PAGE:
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The world as we know it has close to 8 billion people. 8 billion people who should ideally have equal opportunities and access to education, healthcare and in general, the right to life. This however, is far from the reality we live in. 

In many corners of the world, women and girls from all walks of life face discrimination in many forms. For some, this may be a lack of opportunity to enter a boardroom and have a seat at the table, while for some, it may be the denial of education so rearing and caring duties become the focus even at a young age. In several places across Nepal, discriminatory norms start even before the birth of a child. 


Gender Biased Sex Selection (GBSS)

Nepal has been identified as a country with a strong preference for a son ever since the World Fertility Surveys first documented the phenomenon in the 1980. Since then, the country has been showing signs of skewed or distorted sex ratios at birth with male children far exceeding female children in some districts. This is referred to as Gender Biased Sex Selection (GBSS) which generally means the preference of selecting the sex of one’s offspring - in this case (and in several other countries), preference for a son. 

Beyond the immediate issue of non-acceptance of the girl child by the family, this has other far-reaching dire consequences, affecting the wellbeing of both the child and the mother throughout their entire life-cycle. 


Laxmi Bayak

Take for example Laxmi’s life story. 

Laxmi Bayak* and her mother were abandoned and evicted by her father when Laxmi was just a child, simply for being born a girl. Unable to cope with the expenses of raising the child, Laxmi was married off at an early age. She had hoped to pursue her studies but her husband and his family objected to it, confining her to the household. She was soon pregnant and gave birth to a baby girl which was not accepted by her in-laws. Laxmi was forced to have more children in the hopes of producing a son, but her second and third babies were also girls, and for this, she was daily punished with laborious chores. Her mother-in-law and sister-in-law also abused her physically and verbally, with her husband turning a blind eye. Before long, Laxmi’s in-laws forced her and her children out of the house, stating that the children were not her son’s but the children of other men.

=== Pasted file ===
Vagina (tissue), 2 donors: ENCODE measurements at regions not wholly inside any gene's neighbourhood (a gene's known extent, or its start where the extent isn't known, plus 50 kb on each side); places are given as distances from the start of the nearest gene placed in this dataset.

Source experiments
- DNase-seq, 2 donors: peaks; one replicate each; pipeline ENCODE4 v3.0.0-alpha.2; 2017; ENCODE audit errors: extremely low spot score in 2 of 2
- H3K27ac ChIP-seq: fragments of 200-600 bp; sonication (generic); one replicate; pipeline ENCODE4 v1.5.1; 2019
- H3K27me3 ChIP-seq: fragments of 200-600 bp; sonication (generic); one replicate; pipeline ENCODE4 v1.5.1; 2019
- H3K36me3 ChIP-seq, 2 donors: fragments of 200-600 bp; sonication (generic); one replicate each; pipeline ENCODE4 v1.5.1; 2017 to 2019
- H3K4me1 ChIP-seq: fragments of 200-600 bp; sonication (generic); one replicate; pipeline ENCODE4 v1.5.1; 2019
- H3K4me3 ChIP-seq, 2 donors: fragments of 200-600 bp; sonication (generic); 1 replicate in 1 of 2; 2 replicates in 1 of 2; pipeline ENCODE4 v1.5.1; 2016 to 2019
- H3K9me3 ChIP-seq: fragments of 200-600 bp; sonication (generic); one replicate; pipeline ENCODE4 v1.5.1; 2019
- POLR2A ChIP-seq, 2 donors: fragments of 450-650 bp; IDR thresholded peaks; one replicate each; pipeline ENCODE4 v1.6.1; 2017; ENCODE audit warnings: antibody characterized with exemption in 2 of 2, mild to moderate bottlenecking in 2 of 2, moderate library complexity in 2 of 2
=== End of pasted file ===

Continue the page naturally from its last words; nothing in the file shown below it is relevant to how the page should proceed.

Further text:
With just the clothes on her back, she and her children walked for 3 days just to reach a safe house. At the safe house Laxmi and her children were weak and barely spoke of their ordeal. They were then taken to the nearest One Stop Crisis Management Center for a detailed checkup and thereafter brought back to the safe house where she and her children received food, counselling, legal support with most importantly, a roof above their head. Soon, she started engaging in recreational activities available within the safe house. On Laxmi's request, family counseling sessions also began with her family.